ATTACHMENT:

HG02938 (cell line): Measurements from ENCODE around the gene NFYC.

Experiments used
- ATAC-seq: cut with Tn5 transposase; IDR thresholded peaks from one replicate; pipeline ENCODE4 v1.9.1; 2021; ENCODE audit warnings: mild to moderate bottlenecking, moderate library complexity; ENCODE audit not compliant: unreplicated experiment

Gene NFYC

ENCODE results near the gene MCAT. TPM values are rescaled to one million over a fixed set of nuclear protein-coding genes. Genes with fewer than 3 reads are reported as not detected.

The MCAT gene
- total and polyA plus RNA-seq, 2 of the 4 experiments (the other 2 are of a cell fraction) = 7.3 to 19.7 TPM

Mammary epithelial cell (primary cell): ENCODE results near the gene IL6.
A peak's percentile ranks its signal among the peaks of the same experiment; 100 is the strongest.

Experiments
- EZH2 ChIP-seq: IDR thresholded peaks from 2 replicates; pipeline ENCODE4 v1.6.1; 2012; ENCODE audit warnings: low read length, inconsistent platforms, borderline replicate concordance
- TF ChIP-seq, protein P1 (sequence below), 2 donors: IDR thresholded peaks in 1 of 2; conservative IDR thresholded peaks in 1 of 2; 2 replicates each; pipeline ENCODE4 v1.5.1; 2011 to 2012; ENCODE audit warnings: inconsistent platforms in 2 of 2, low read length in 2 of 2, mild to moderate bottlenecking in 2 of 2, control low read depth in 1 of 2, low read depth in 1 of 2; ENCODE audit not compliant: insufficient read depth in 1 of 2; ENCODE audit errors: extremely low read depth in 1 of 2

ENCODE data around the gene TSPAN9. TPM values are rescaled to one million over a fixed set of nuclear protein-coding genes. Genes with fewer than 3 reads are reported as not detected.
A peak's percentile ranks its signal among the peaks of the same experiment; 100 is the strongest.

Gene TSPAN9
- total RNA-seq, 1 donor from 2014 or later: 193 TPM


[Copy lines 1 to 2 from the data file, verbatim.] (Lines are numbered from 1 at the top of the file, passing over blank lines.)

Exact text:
HG02938 (cell line): Measurements from ENCODE around the gene NFYC.

Experiments used